As a person with diabetes, do I need to worry about fiber and if so, how much should I get each day?
Thanks for your help - Tom S.
DR. ALAN GREENE:
Fiber is a complex carbohydrate. It is found in vegetables, fruit, whole grains, nuts, seeds and legumes.
There are 2 kinds of fiber: soluble and insoluble. Soluble fiber is found in oats, beans, fruits, vegetables and psyllium (for example, Metamucil). Insoluble fiber is found mainly in whole grains and wheat bran as well as in nuts, fruits, vegetables and legumes.
Most people do not get enough fiber in their diets. The American Heart Association recommends increasing dietary fiber to help control both blood glucose levels and improve the lipid profile (cholesterol levels) of people with diabetes.
Studies are inconclusive about how much fiber is needed to improve blood sugar control. However, a large study in the American Journal of Clinical Nutrition showed that fewer women got diabetes if they followed a high fiber diet. Additionally, populations with a high rate of diabetes tend to eat a diet that is low in fiber. In the Nurses Health Study and the Iowa Health Study higher intakes of fiber showed significant decreases in the rates of type 2 diabetes.
To increase your intake of fiber:
- Choose cereals, breads and pasta with the word whole as the first ingredient.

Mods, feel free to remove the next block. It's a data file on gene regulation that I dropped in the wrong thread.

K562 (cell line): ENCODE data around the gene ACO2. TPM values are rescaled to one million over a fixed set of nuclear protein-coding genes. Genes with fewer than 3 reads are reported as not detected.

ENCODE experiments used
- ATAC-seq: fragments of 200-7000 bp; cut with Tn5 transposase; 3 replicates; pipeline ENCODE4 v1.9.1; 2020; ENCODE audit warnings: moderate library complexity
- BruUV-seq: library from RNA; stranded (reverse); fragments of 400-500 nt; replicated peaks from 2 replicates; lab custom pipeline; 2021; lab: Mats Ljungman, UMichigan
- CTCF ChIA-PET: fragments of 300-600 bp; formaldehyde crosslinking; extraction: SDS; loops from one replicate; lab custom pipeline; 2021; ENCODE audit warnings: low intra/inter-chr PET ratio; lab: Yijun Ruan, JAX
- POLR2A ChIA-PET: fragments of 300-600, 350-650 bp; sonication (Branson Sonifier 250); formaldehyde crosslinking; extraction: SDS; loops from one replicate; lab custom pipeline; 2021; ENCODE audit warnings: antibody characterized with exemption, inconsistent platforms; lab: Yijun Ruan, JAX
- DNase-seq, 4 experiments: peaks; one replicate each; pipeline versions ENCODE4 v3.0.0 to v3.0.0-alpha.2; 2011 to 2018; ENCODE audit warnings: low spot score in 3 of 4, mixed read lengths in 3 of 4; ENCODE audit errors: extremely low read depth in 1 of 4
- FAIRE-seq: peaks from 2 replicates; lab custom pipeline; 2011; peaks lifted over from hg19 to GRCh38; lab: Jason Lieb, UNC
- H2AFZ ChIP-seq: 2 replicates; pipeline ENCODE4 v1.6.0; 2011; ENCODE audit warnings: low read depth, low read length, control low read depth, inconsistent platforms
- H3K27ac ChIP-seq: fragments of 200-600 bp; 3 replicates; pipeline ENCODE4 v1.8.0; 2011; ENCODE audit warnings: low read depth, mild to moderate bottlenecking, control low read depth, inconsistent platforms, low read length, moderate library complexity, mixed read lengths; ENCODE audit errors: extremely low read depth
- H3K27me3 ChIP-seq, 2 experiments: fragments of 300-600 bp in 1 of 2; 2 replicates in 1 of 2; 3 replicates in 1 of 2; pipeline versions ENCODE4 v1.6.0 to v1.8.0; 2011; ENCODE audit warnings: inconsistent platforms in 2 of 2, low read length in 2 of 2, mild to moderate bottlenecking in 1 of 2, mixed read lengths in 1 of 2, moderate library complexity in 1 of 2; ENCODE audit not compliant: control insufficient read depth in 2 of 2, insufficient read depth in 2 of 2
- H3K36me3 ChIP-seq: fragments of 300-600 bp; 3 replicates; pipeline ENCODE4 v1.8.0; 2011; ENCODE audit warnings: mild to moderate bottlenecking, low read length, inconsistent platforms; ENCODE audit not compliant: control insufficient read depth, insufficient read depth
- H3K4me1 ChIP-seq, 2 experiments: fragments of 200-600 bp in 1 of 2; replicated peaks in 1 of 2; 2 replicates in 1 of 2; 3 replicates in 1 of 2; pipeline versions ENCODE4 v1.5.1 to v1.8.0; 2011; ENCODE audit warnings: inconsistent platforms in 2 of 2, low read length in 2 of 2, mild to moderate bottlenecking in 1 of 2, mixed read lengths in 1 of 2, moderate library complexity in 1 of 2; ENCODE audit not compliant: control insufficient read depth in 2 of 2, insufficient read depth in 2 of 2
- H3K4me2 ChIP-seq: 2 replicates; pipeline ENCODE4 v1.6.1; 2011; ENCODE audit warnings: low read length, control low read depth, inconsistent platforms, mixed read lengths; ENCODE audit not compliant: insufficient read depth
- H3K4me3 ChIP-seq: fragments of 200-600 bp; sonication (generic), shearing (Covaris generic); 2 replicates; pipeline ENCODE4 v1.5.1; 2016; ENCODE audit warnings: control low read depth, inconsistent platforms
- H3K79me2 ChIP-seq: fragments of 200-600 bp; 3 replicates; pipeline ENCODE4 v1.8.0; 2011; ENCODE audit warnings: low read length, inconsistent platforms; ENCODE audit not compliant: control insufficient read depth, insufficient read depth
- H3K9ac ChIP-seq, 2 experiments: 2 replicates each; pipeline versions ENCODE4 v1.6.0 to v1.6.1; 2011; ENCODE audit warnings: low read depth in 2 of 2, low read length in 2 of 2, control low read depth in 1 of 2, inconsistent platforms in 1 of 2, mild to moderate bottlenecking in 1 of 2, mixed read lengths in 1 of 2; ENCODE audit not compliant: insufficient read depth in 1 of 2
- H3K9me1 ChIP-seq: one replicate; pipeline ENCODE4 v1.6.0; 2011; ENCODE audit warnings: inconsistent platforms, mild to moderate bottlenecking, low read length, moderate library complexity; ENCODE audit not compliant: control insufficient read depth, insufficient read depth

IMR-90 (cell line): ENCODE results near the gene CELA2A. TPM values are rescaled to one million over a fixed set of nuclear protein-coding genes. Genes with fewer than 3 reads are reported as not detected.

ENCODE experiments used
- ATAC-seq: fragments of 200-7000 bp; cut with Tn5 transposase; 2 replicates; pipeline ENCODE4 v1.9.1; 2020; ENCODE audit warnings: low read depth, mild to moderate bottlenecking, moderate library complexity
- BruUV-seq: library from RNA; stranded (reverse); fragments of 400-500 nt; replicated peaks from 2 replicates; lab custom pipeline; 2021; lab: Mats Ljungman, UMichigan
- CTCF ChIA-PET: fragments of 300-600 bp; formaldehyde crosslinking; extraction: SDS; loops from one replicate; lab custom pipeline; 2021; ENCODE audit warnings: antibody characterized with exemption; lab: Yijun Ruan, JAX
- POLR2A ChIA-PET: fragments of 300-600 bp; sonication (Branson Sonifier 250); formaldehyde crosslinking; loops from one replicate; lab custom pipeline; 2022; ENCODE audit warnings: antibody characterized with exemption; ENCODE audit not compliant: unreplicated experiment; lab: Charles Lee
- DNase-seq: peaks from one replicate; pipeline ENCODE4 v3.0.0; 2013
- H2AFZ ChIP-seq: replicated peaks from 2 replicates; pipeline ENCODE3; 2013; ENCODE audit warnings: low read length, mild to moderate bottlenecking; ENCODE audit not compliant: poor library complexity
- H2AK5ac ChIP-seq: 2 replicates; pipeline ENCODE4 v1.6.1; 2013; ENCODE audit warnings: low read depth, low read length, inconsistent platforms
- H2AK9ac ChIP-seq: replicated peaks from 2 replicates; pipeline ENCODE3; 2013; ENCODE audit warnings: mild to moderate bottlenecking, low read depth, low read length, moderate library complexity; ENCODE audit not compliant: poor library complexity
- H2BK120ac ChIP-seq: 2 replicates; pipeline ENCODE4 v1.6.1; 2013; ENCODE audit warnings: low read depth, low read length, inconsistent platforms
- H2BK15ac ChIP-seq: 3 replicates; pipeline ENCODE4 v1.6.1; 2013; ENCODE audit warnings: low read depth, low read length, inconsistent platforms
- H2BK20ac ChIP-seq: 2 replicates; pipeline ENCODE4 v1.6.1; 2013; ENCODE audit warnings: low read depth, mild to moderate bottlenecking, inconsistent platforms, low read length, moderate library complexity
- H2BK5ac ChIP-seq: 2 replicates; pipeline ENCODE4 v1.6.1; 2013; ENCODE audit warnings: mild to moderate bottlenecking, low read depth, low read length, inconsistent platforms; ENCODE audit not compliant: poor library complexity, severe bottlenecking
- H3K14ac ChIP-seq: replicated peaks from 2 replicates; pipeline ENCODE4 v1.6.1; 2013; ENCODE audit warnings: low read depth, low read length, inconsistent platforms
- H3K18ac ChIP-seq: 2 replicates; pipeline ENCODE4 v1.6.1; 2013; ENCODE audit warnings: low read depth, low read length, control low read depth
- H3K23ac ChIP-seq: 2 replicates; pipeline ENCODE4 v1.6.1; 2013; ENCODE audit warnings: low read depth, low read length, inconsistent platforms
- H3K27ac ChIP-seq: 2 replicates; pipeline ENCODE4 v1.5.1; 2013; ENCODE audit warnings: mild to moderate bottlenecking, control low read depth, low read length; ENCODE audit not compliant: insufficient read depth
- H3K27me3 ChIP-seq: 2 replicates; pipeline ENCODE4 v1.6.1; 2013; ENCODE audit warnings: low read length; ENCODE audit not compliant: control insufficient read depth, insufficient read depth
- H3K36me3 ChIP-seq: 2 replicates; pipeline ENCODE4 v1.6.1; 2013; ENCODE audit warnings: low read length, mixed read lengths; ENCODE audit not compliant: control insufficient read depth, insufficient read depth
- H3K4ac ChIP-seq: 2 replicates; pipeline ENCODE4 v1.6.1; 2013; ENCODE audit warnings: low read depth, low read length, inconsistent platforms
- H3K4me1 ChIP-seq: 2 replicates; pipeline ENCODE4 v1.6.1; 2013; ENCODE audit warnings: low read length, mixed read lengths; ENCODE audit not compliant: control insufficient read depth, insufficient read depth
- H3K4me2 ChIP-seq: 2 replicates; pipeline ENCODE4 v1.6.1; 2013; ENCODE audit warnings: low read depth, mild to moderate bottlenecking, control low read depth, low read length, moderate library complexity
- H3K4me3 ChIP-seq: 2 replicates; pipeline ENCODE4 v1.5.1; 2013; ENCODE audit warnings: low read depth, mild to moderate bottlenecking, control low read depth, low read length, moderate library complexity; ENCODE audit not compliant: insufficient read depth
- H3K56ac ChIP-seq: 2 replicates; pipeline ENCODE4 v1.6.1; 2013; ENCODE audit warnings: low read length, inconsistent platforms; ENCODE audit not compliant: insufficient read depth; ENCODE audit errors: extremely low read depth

- Eat fruits and vegetables daily.
- Include nuts and seeds.
- Eat soups and stews containing beans, brown rice, barley and legumes.
Water helps to digest fiber. Increase fiber intake gradually and drink more water to avoid discomfort.
For a more complete list of fiber sources, check out our calorie and fiber charts.
Alan Greene, M.D. earned a Bachelor's degree from Princeton University and graduated from medical school at University of California at San Francisco. Upon completion of his pediatric residency program at Children's Hospital Medical Center of Northern California in 1993, he served as Chief Resident. During his Chief year, Dr. Greene passed the pediatric boards in the top 5 percent of the nation.
Dr. Greene entered primary care pediatrics in January 1993. He is on the Clinical Faculty at Stanford University School of Medicine where he sees patients and teaches Residents. He serves as the Chief Medical Officer of A.D.A.M., Inc., a leading provider of consumer health information, and helps direct A.D.AM.'s editorial process. As A.D.A.M.'s CMO, he served as a founding member of Hi-Ethics (Health Internet Ethics) and helped URAC develop its standards for eHealth accreditation. He is also the Founder & CEO of DrGreene.com. Dr. Greene was also named Intel's Internet Health Hero for children's health. He is an author, medical expert, and a media personality.
He is the author of The Parent's Complete Guide to Ear Infections (People's Medical Society, 1997). Dr. Greene has appeared in numerous publications including the Wall Street Journal, Parenting, Parent, Child, American Baby, Baby Talk, Working Mother, Better Home's & Gardens, and Reader's Digest. He also appears frequently on television and radio shows as a medical expert.
Nancy J. Rennert, MD, Chief of Endocrinology & Diabetes, Norwalk Hospital, Associate Clinical Professor of Medicine, Yale University School of Medicine, New Haven, CT. Review provided by VeriMed Healthcare Network. Previoulsy reviewed by Ari S. Eckman, MD, Division of Endocrinology and Metabolism, Johns Hopkins School of Medicine, Baltimore, MD. Review provided by VeriMed Healthcare Network. (5/13/2010)
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